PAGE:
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Heart Disease Health Center

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Is Your Weight in Check? Check Again

Normal-Weight Obesity: Even Those Who Fare Well on the Scale Face Heart Disease Risks From Extra Fat
WebMD Health News
Reviewed by Louise Chang, MD

April 2, 2008 (Chicago) -- Even if your scale indicates otherwise, you may be packing too much fat, at least when it comes to heart health.

Mayo Clinic researchers found that excessive body fat is associated with early signals of heart disease, even in people whose weight is considered normal for their height.

Mayo cardiologist Francisco Lopez-Jimenez, MD, calls the syndrome "normal-weight obesity."

Doctors typically use body mass index (BMI), a ratio of weight to height, to determine if you're overweight and at risk for heart woes. Overweight is defined as a BMI of 25 or higher; normal weight is defined as a BMI between 18.5 and 24.9.

But Lopez-Jimenez says that measure falls short.

"There are more and more data showing that we need to go beyond BMI lowering," he tells WebMD.

Patients with excessive body fat, especially around the waistline, should be evaluated for heart disease and urged to eat right and exercise, Lopez-Jimenez says.

What's excessive? A body fat percentage of more than 20% for men and 30% for women, according to Lopez-Jimenez.

The findings were presented here at the American College of Cardiology's Annual Scientific Session.

Normal-Weight Obesity Linked to Heart Risk Factors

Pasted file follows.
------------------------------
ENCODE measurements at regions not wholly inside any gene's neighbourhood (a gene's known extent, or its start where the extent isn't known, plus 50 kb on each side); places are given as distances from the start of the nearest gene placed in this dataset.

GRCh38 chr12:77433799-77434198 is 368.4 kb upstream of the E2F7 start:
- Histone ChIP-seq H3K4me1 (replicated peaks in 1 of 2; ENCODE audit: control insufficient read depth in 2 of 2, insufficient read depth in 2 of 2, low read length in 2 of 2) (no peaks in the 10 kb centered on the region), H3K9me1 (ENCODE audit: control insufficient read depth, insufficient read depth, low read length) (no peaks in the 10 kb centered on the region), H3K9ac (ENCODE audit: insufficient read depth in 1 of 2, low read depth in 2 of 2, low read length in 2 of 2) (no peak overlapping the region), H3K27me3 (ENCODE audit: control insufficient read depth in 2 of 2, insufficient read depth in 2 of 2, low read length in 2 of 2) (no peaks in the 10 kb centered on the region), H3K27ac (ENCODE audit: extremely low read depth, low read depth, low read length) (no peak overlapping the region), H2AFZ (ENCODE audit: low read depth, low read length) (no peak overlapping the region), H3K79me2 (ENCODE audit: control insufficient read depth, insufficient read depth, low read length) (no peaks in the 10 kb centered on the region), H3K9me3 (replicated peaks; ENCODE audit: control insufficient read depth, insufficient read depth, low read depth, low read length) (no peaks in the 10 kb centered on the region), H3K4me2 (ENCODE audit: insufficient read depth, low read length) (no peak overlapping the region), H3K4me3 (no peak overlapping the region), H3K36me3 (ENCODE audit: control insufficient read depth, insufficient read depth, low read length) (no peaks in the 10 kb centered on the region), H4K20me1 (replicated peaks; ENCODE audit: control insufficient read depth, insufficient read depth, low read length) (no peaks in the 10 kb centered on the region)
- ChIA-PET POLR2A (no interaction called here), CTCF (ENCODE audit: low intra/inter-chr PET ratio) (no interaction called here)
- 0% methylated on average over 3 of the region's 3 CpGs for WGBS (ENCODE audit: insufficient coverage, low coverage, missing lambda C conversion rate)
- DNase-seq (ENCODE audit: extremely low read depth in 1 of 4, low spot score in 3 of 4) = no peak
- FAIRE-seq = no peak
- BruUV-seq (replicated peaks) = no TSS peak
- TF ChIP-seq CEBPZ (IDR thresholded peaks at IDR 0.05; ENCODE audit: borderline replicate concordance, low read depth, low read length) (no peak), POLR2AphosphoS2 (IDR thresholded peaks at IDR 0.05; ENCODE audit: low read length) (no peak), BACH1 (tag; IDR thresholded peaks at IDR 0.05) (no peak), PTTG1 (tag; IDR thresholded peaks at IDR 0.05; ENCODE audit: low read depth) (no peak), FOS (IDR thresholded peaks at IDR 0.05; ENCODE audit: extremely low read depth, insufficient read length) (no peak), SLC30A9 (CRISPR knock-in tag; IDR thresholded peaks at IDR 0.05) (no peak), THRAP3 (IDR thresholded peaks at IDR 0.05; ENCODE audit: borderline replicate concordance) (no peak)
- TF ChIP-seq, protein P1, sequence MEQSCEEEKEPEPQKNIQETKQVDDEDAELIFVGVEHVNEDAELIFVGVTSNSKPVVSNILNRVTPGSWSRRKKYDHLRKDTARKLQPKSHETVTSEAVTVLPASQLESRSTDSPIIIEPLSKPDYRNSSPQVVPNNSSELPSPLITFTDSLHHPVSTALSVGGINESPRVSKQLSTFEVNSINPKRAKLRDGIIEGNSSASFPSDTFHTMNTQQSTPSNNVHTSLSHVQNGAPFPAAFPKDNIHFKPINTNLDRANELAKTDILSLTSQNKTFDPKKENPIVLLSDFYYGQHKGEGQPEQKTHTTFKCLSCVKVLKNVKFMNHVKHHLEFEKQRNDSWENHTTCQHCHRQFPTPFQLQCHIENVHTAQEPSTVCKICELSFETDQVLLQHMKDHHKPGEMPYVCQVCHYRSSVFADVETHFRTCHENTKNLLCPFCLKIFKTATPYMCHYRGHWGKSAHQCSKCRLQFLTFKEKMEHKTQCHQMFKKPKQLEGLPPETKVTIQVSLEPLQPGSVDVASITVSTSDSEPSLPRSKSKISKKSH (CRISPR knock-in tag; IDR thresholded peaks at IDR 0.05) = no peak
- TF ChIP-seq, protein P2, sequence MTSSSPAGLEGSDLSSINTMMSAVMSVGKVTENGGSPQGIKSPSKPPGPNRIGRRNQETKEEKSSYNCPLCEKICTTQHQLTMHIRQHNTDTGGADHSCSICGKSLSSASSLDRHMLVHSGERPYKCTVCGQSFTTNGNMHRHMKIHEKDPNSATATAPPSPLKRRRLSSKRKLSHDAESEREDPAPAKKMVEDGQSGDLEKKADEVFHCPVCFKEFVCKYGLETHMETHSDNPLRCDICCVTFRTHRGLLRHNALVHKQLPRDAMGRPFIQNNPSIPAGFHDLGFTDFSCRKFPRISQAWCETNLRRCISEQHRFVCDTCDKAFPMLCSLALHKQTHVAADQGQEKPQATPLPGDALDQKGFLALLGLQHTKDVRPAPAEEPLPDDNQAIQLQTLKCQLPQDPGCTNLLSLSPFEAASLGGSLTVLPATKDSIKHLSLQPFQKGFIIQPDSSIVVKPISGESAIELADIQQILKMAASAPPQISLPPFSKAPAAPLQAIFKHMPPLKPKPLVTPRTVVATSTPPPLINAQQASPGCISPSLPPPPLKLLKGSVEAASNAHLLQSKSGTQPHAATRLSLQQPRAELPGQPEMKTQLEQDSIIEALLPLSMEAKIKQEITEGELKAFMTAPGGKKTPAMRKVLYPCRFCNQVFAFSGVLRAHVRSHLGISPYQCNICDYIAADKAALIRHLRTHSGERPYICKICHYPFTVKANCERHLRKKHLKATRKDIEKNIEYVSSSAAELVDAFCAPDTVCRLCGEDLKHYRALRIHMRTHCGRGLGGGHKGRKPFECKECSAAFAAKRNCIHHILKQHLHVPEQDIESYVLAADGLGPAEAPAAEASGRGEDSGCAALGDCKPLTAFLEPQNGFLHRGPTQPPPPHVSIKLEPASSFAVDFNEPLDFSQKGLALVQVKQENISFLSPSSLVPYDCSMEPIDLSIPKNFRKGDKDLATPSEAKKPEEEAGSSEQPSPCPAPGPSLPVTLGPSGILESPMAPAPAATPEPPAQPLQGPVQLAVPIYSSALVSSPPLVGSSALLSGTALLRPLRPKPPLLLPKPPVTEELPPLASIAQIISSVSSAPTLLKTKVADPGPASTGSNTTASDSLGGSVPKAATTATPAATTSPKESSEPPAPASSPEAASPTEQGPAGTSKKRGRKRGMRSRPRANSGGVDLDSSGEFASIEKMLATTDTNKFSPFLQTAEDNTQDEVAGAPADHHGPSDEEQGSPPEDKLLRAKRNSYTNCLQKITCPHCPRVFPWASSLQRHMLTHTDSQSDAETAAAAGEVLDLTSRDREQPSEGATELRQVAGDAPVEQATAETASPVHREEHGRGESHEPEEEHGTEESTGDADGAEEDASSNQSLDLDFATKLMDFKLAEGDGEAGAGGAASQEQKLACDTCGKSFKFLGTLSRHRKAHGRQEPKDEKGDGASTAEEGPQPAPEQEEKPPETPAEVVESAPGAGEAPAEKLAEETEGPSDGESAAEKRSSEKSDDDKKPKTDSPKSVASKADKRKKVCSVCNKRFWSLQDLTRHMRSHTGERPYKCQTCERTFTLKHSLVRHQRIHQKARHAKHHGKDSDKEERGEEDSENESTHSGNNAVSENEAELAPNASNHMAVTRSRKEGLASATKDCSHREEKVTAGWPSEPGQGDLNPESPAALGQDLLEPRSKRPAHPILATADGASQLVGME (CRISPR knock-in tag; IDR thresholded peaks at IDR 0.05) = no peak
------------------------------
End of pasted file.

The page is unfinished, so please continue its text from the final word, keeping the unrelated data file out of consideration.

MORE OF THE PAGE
The study involved more than 2,000 men and women of normal weight.

A total of 61% of them had excessive body fat and thus were classified as suffering from normal-weight obesity.

Compared with their normal-weight counterparts that didn't have excessive fat, those with normal-weight obesity had higher cholesterol and triglyceride levels, higher blood sugar levels, and higher rates of metabolic syndrome. All these factors raise one's susceptibility to heart disease.

Lopez-Jimenez says that many gyms have commercially available scales that calculate your body fat percentage in a matter of seconds.

"Sadly, it's easier to get body fat measured at the gym right now than at the clinic," he says.

"But I think that in the future, doctors will be forced to measure this," Lopez-Jimenez says.

Robert Eckel, MD, a past president of the American Heart Association and a professor of endocrinology at the University of Colorado, disagrees.

"Waist circumference, not percent body fat, should be in the mix. If a woman has 20% body fat and it's all in the pelvis, she's probably not at increased risk [of heart disease]. But if it's around the waist, she probably is," he tells WebMD.

Eckel also challenges the study's cutoff points. "Who is to say that more than 20% [body fat] for men, or 30% for women, is abnormal? That hasn't been established," he says.

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